pushed aside. Hawkeye Downs filled that void last year with an ASA Late Model event and their approach to promoting the event could be a winning formula for ASL race dates.
“We sold that as our biggest race last year,” said Amstutz. “We brought in Gary St. Amant, used his name in promoting the race and only charged $15 for the fans. We ended up with a bigger crowd than our last National Tour event.”
ercauteren mentioned that several regulars from the ASA National Tour would likely compete in ASL events. That list included Kevin Cywinski, Bryan Reffner and Peter Cozzolino. But the series also hopes to draw in some other competitors as well.
“Guys don’t quit racing, they just move to another series,” said Howe.
“We are real pleased with the interest we have gotten,” said Vercauteren . “Some of the bigger Midwestern names that were not involved in last year’s series might be coming back. I can’t really talk about who yet, but they are guys that are well known.”
ASA had its strong points as well, and its likely that a few of those will transfer to the ASL.
“A racecar is a racecar, but I liked the competition that we had in ASA,” said Travis Kittleson, a competitor on the ASA National Tour. “You are only as good as the people that you race against and you had some good racers there. It looks like the ASL might have that as well and running against guys like Cywinski and Butch Miller is how you learn.”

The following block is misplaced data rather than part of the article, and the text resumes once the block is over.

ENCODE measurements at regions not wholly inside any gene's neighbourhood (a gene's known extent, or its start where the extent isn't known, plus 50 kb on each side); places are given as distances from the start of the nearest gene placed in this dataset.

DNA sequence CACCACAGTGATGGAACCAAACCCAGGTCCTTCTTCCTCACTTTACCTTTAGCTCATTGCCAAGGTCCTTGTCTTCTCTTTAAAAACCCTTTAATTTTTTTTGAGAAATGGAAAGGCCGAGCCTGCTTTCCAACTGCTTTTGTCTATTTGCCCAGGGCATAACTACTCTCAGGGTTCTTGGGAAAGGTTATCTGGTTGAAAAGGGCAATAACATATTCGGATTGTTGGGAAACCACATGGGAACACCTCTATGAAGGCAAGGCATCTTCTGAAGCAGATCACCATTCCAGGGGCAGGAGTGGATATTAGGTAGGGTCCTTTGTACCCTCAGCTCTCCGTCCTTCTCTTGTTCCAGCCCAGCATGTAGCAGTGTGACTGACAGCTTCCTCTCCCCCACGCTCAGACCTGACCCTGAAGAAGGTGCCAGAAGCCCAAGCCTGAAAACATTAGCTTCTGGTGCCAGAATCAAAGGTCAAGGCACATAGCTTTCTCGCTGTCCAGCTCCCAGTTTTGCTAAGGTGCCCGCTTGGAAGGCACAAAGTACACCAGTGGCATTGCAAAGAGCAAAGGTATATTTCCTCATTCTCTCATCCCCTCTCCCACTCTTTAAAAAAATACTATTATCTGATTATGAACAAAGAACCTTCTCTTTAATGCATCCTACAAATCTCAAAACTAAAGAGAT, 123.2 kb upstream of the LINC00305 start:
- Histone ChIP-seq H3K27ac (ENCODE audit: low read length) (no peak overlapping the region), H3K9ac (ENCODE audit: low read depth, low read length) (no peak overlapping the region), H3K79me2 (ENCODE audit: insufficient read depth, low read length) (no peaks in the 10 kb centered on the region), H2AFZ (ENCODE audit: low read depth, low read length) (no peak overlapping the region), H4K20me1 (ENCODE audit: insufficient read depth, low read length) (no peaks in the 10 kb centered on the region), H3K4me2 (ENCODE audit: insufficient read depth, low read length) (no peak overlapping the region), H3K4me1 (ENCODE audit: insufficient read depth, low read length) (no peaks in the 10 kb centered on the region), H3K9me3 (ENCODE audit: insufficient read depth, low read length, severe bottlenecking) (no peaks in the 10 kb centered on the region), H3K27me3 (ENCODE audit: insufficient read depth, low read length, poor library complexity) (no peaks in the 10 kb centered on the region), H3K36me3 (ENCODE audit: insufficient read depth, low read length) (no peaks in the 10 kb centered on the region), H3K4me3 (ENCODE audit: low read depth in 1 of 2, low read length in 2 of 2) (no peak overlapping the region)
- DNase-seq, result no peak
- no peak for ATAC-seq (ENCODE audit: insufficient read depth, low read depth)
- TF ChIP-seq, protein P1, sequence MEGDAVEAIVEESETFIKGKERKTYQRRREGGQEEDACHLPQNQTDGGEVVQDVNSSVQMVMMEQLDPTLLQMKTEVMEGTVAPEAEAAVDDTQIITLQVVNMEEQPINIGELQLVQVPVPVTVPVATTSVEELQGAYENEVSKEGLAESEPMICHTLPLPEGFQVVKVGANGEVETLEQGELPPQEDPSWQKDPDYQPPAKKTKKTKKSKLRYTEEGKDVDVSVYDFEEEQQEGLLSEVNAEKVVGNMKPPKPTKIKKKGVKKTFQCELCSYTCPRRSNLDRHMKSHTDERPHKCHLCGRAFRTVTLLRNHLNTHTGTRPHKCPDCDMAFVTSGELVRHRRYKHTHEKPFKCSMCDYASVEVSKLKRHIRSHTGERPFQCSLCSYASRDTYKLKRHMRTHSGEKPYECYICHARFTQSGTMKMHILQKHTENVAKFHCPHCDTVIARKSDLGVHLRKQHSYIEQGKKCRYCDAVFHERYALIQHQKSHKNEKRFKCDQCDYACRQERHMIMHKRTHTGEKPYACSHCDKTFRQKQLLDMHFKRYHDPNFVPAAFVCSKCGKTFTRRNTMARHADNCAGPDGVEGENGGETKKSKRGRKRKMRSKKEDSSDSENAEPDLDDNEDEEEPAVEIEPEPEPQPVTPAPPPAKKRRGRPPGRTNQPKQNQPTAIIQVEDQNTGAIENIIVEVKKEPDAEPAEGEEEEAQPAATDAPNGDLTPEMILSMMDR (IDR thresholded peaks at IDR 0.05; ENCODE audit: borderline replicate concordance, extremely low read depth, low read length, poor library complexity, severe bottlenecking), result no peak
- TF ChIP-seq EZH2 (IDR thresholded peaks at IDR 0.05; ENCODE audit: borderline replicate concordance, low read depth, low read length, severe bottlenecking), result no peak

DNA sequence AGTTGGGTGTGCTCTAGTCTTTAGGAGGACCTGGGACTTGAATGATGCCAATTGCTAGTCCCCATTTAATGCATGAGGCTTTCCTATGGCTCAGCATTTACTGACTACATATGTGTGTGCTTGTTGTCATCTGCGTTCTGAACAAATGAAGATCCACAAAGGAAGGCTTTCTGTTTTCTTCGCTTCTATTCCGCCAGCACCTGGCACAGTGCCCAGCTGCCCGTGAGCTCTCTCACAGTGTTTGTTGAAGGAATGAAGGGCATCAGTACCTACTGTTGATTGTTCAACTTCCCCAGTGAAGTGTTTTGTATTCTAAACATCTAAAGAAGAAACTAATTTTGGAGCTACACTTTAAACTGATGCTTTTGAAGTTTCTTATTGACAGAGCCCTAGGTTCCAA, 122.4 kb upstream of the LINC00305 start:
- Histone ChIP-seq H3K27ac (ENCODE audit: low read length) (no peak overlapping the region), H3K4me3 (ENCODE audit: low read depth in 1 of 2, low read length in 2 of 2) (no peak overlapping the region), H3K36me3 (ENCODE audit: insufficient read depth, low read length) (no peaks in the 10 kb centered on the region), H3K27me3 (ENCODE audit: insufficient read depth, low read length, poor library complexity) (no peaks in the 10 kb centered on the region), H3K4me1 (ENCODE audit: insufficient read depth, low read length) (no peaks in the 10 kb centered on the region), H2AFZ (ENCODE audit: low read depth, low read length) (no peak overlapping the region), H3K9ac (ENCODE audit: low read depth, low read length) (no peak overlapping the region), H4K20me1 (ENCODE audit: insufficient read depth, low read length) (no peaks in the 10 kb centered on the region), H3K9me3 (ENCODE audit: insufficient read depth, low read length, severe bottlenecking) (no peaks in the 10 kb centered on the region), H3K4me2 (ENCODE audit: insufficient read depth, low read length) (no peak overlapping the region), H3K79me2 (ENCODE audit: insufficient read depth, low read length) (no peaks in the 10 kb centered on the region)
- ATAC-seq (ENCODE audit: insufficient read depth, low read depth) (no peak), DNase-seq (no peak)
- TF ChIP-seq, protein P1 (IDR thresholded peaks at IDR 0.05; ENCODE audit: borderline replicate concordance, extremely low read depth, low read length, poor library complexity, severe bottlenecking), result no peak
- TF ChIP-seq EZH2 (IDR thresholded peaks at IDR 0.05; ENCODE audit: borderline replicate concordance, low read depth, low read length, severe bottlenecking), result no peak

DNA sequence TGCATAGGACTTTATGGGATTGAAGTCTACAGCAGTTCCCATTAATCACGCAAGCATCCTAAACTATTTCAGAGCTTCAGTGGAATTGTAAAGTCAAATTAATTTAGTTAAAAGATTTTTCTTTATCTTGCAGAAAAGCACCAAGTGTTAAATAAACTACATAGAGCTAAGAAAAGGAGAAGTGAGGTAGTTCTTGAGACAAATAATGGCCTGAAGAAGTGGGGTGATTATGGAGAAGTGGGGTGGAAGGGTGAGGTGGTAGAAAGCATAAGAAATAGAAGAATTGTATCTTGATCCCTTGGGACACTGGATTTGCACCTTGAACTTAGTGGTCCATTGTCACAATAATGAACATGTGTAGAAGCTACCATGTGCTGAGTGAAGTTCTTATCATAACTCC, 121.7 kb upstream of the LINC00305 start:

The ASL races will be shorter than what fans have been used to seeing in ASA and that might cause a little bit of adjustment at first.
“Personally, I’d rather see shorter races,” said Amstutz. “I like sprint races where there is no riding around. The format of 150 lap races split into two segments with a halftime break would be great. It lets guys who are almost going a lap down to adjust on their cars and get back in the race. It bunches up the field. I think it is an excellent idea.”
Reffner hopes he can be doing some burnouts again pretty soon. (Milner Photo)
The ASL will inherit cars and drivers from the ASA National Tour, but they also hope to be able to learn from what went wrong with the series. Supporters of the new concept really think that sticking to basics is its key to survival.